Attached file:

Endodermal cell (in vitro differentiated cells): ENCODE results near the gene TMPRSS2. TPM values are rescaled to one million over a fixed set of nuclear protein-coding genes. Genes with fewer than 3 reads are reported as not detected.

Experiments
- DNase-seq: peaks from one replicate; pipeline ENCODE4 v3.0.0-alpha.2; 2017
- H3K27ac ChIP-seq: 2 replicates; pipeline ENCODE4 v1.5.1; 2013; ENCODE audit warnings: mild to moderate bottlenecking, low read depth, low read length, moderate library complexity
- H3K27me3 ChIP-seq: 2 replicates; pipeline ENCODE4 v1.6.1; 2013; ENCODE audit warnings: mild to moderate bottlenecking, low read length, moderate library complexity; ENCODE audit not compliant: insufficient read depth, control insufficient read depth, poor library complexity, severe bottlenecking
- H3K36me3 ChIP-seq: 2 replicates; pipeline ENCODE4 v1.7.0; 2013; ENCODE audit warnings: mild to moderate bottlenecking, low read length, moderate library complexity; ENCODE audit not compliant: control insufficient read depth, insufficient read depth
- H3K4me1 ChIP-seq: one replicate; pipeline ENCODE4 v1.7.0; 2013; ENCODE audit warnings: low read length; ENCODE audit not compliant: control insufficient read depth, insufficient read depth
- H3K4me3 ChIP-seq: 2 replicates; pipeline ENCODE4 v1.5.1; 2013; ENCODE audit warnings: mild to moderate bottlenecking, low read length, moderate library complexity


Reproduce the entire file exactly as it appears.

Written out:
Endodermal cell (in vitro differentiated cells): ENCODE results near the gene TMPRSS2. TPM values are rescaled to one million over a fixed set of nuclear protein-coding genes. Genes with fewer than 3 reads are reported as not detected.

Experiments
- DNase-seq: peaks from one replicate; pipeline ENCODE4 v3.0.0-alpha.2; 2017
- H3K27ac ChIP-seq: 2 replicates; pipeline ENCODE4 v1.5.1; 2013; ENCODE audit warnings: mild to moderate bottlenecking, low read depth, low read length, moderate library complexity
- H3K27me3 ChIP-seq: 2 replicates; pipeline ENCODE4 v1.6.1; 2013; ENCODE audit warnings: mild to moderate bottlenecking, low read length, moderate library complexity; ENCODE audit not compliant: insufficient read depth, control insufficient read depth, poor library complexity, severe bottlenecking
- H3K36me3 ChIP-seq: 2 replicates; pipeline ENCODE4 v1.7.0; 2013; ENCODE audit warnings: mild to moderate bottlenecking, low read length, moderate library complexity; ENCODE audit not compliant: control insufficient read depth, insufficient read depth
- H3K4me1 ChIP-seq: one replicate; pipeline ENCODE4 v1.7.0; 2013; ENCODE audit warnings: low read length; ENCODE audit not compliant: control insufficient read depth, insufficient read depth
- H3K4me3 ChIP-seq: 2 replicates; pipeline ENCODE4 v1.5.1; 2013; ENCODE audit warnings: mild to moderate bottlenecking, low read length, moderate library complexity